iPhone 13 Highlights the Best and Worst of Apple

Apple’s iPhone is the biggest selling smartphone in the world. Hold on Samsung and Huawei fans. Before you show me statistics that show those two companies outsell Apple, let’s clarify this. Samsung and Huawei have dozens of phone models and do vastly outsell Apple. However, when it comes to a sole product range, the iPhone remains top of the pile. 

As customers prepare to sell their iPhone 12 models to upgrade to iPhone 13, why does Apple’s success continue? Why does this continue to happen year-after-year? 

Let’s be clear, even with my Android hat on I can see Apple makes an excellent product. The iPhone is an excellently made phone that feels like something expensive and premium. Then there is iOS, that works seamlessly with the hardware. It is, admittedly, a good all-round package. 

Still, it is hard to escape the fact that there may also be a little truth in the iSheep meme. If you’re unfamiliar with said meme, an iSheep is an Apple fan that will purchase any product from Cupertino simply because it has an Apple logo on it. 

Despite the iPhone remaining a stellar device, it also plays the game from a losing position but still somehow wins. Each year another iPhone is launched with a selection of “new” features that grab headlines and consumers. The problem is the features are not really all that new. It is a well-storied fact by now that many of the iPhones “innovations” have been available on Android for some time. 

People, both the press and customers, went wild for the 5G iPhone and Apple was talking like it was blazing a trail with 5G connectivity. Except for the small detail that 5G had been available on Android phones already. Sure, Apple can be innovative, as we have seen with Touch ID and then Face ID. 

However, the company’s great strength comes from being able to stand on the shoulders of giants. That may be quite flippant considering Apple is the biggest of all giants, but it holds true. Apple’s genius is taking a technology that already exists and nearly perfecting it in a consumer-fronted way. In other words, bringing mass appeal to a tech that is nascent.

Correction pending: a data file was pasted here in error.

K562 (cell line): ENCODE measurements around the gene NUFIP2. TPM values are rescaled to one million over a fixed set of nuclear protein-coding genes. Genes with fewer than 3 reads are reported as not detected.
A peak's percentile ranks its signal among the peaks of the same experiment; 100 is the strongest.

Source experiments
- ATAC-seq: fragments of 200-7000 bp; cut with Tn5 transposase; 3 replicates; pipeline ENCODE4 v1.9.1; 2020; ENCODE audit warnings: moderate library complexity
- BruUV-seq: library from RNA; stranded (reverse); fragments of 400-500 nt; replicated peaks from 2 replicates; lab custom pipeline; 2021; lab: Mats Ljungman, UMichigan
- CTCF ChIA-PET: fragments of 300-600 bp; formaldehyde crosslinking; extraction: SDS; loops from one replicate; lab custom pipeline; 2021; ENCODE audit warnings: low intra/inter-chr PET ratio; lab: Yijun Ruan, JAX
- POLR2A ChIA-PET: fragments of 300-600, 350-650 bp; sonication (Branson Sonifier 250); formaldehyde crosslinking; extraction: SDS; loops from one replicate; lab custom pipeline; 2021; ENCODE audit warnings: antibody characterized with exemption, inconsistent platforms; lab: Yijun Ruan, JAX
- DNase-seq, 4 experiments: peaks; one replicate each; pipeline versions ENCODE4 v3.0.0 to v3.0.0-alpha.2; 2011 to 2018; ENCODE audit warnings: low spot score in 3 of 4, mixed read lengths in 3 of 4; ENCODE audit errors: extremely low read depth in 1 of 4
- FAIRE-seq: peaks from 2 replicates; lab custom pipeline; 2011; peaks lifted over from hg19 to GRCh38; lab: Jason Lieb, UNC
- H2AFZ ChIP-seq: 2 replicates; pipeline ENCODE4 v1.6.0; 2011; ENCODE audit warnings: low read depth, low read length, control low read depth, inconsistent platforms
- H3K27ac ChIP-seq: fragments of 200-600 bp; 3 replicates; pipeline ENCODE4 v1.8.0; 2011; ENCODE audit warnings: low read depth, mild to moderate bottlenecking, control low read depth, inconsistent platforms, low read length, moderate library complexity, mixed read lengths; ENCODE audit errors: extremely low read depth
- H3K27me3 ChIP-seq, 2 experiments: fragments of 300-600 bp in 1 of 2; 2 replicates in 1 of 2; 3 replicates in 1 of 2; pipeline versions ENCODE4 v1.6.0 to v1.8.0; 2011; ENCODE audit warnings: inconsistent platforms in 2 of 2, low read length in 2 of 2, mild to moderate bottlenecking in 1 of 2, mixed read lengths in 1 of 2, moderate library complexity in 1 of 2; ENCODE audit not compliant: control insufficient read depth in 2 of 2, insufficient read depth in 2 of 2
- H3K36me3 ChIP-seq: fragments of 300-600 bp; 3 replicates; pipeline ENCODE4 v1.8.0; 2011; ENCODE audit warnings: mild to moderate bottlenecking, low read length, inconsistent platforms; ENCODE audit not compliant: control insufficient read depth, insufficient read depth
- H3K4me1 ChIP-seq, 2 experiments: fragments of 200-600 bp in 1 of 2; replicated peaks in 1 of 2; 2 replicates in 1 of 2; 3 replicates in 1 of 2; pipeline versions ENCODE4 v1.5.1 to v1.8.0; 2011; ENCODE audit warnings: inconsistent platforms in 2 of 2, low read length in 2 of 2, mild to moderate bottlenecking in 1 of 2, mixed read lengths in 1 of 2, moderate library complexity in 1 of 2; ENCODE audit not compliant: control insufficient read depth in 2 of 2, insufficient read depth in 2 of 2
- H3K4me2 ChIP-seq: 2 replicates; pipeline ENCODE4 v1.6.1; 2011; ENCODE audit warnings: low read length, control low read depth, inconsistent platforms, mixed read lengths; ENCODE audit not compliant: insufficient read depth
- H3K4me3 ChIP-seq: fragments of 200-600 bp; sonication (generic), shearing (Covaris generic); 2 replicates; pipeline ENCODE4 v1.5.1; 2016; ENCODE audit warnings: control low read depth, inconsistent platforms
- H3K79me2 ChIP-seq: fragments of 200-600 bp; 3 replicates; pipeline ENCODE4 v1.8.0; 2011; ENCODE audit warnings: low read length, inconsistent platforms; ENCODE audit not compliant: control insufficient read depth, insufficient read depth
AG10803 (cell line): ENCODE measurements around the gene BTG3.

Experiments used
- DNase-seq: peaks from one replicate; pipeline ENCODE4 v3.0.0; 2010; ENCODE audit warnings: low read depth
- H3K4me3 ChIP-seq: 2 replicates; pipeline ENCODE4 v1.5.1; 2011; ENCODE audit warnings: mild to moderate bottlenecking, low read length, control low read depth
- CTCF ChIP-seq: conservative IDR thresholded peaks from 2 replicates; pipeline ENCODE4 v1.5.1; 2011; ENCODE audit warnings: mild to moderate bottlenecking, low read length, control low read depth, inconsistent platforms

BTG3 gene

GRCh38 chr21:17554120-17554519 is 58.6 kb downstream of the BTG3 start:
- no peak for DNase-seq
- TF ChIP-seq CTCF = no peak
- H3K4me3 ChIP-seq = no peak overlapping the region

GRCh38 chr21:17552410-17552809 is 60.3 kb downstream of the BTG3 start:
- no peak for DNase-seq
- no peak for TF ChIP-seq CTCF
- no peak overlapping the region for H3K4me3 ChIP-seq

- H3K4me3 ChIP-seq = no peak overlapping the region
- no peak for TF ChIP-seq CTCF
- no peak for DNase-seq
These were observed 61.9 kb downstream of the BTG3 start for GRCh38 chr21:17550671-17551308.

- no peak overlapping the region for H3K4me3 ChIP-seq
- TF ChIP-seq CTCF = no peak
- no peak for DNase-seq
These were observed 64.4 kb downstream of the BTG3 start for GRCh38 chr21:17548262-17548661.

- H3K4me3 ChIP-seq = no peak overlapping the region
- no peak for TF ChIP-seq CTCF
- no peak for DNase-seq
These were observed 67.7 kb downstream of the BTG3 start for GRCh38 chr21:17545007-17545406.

Apple did not invent touch screens or the smartphone, but the original iPhone paved the way for the market by showing the template for an effective smartphone (we still have that template today). Apple did not create the digital music player but brought it to mass appeal with the iPod. It is just what Apple does, coupled with using clever marketing to convince consumers its products are somehow superior and innovative. 

All that may seem like a criticism of Apple, but it is really a compliment. It is hard not to admire the way Apple has refined technologies and products for mass appeal with consumers. Although, that does not change the fact that the iSheep are real and they remain a force. And so it will prove during 2021 when Apple launches the iPhone 13. 

Over 40% of current iPhone users have said they will buy one of the new iPhone 13 devices (normal iPhone 13, iPhone 13 mini, iPhone 13 Pro, or iPhone 13 Pro Max). It seems the biggest reason those customers cite for upgrading is the 120Hz refresh rate on the new models. Yes, they will spend around $1000 to get Apple’s shiny new 120Hz technology, which has been available on Android for years. 

So, please… don’t tell me iSheep do not exist. They do and they are what keep Apple at the top of the market. Again, you will throw Samsung and Huawei at me as the smartphone market share leaders, but it is a hollow victory. Despite selling fewer overall devices, Apple has comfortably higher profit margins. As the iPhone 13 range will show, the company’s strategy of repackaging tech and selling it as something fresh, coupled with excellent hardware and software, continues to attract consumers. 

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